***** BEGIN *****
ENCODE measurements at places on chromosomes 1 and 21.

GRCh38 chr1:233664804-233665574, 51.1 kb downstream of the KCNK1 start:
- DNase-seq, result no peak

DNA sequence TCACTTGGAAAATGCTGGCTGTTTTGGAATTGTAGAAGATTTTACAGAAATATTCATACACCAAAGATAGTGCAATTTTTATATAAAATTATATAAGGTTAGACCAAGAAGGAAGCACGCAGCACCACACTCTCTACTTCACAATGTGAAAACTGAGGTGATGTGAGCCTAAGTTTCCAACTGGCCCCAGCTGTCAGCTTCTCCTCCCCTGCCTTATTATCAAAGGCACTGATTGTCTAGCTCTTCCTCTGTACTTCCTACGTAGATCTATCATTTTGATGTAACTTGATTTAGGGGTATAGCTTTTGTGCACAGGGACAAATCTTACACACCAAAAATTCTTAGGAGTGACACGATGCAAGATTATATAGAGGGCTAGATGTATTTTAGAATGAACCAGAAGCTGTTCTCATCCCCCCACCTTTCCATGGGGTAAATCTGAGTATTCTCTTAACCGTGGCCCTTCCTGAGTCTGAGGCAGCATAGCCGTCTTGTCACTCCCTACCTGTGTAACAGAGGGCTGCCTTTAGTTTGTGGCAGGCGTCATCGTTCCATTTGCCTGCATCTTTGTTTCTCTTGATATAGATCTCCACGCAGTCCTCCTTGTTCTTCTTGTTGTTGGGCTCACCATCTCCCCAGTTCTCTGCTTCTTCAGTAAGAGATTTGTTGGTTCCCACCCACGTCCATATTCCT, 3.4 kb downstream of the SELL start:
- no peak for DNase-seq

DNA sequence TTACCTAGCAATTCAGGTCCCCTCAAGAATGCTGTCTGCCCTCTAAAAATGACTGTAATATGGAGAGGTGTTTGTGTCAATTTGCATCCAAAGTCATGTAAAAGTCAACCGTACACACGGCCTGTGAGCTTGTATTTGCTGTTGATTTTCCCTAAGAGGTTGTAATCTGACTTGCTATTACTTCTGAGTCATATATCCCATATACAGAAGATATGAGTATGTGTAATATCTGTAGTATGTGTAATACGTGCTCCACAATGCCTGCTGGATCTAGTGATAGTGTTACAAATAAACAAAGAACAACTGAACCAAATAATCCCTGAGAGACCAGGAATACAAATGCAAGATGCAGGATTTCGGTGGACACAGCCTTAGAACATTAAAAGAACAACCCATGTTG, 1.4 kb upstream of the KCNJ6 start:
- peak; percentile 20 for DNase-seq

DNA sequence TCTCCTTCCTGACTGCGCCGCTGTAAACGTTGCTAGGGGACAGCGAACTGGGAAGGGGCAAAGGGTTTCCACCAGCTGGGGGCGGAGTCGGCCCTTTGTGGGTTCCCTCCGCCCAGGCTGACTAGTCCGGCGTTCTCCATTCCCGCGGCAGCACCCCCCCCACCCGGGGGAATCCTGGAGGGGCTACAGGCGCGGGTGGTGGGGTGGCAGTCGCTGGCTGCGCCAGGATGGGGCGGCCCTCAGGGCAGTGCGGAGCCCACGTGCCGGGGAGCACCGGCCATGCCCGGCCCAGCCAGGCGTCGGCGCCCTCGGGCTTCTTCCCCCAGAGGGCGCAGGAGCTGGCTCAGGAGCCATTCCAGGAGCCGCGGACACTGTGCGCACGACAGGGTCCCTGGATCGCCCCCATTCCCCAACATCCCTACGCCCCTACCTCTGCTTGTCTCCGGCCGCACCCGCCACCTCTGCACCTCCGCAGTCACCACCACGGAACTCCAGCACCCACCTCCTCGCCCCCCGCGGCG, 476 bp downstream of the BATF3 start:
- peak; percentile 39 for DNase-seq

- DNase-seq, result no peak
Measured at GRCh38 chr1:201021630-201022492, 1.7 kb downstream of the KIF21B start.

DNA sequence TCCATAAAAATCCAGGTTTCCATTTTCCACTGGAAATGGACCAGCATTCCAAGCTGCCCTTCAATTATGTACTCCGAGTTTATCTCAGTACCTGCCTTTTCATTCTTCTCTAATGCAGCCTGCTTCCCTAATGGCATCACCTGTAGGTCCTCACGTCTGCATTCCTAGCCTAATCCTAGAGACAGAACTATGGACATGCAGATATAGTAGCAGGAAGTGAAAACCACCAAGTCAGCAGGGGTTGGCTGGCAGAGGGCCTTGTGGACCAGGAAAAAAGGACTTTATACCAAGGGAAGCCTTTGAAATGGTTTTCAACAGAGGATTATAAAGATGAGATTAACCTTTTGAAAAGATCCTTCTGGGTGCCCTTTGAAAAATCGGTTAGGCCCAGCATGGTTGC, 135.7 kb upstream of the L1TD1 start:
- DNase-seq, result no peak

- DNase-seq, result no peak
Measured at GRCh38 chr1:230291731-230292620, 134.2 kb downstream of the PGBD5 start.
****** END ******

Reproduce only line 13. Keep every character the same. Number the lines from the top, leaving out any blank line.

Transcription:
- DNase-seq, result no peak